‘Bully Cele tried to take over my office’

2012-03-06 12:40

Lieutenant General Hamilton Hlela, former deputy to suspended police chief Bheki Cele, was under strain from day one when the latter was appointed because he quickly demanded to take over the office he had used for eight years, Hlela has said.

Hlela was under cross-examination today by defence advocate, Vincent Maleka (SC), at the Board of Inquiry into Cele’s fitness to hold office in Pretoria.

Hlela, who was responsible for tender procurement in the SA Police Service, told the inquiry that Cele had put him under “severe strain” on numerous occasions.

Among others, he was instructed to inform the public works department to award leases for police office buildings in Pretoria and Durban to businessman Roux Shabangu’s company.

Hlela has accused Cele of initiating a meeting with Shabangu but told the inquiry that Cele was never involved in the procurement of the controversial Middestad building as office space.

Cele allegedly instructed Hlela in a letter not to award any leases without his approval, Hlela told the inquiry.

But this was refuted by Maleka who said that Cele would testify that he never pressured Hlela into doing anything.

Hlela said he resigned from the police service in September 2010, a few months after the lease was approved, because Cele bullied him and had pressured him on the leases.

When asked why he did not tell anyone about his reasons for leaving the service, not even Public Protector Thuli Madonsela, Hlela did not have an answer.

Maleka said Hlela’s accusations were an “after-thought” and accused him of trying to save his skin and cast aspersions on Cele.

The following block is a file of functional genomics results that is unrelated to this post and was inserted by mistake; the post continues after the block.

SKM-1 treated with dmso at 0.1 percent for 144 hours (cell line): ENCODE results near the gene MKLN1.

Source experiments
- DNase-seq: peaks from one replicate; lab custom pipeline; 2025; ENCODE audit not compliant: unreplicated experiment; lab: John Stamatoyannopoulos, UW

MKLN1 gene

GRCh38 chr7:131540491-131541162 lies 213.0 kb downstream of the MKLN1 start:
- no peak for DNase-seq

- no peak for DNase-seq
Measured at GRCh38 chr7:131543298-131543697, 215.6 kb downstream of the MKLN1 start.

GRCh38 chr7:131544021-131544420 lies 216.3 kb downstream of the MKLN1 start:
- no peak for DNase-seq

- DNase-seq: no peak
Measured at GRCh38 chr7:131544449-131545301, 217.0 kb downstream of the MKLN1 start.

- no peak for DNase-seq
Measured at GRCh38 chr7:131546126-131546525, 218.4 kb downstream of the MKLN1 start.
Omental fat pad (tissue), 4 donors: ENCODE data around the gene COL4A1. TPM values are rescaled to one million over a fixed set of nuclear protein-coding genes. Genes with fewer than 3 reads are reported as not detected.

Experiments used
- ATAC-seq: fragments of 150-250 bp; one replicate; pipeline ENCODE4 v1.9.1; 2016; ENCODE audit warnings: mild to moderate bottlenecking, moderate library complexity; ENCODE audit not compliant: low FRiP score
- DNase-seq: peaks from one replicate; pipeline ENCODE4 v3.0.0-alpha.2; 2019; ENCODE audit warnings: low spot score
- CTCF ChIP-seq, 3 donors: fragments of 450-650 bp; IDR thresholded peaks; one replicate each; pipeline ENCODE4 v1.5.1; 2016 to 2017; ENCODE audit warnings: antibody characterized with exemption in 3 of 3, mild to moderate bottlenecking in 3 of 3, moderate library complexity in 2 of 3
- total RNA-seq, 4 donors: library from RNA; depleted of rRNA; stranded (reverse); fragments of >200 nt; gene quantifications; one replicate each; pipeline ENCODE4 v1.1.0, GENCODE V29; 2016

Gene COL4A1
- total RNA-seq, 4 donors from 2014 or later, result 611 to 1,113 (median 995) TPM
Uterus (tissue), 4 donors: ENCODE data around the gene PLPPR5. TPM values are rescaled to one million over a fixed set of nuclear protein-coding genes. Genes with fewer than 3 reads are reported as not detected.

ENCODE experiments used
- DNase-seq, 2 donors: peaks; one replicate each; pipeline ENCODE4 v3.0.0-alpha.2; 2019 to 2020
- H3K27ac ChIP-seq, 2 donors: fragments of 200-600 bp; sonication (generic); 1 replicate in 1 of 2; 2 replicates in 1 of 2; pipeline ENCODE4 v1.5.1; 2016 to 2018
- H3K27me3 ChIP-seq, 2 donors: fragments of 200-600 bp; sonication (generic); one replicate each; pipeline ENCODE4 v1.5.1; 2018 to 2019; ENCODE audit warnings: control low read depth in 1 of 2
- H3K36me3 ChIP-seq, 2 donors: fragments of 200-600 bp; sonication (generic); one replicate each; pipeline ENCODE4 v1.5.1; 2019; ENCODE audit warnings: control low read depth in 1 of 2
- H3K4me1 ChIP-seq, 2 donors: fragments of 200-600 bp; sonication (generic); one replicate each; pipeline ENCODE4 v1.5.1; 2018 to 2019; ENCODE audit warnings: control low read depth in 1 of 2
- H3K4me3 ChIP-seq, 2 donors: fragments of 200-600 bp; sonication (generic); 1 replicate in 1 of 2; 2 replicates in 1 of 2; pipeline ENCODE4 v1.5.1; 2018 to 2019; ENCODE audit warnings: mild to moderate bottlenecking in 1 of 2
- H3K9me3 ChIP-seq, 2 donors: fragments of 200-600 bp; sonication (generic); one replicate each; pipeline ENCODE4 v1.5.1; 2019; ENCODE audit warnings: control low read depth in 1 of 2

Cele was seen laughing for the first time during the proceedings when Hlela accused him of trying to take over his office.

“The commissioner will testify that at no point did he put you under any strain,” said Maleka.

Hlela said he resigned because a “fuming” Cele once called him to ask about the leases.

Asked to comment on Cele’s contention that he never identified the Middestad building, Hlela said: “He (Cele) would be lying.” Hlela would not comment on whether Cele was a good police commissioner.

Although Maleka spent the entire day yesterday and this morning cross-examining Hlela, State Attorney Viwe Notshe only spent a few minutes asking him questions.

On numerous occasions Maleka accused him of being evasive, indicating that his responses were not satisfactory.

Cele’s deputy commissioner and head of human resources, Magda Stander, testified that she referred Cele to Hlela when the former first raised concerns about lack of police accommodation.

The hearing continues.

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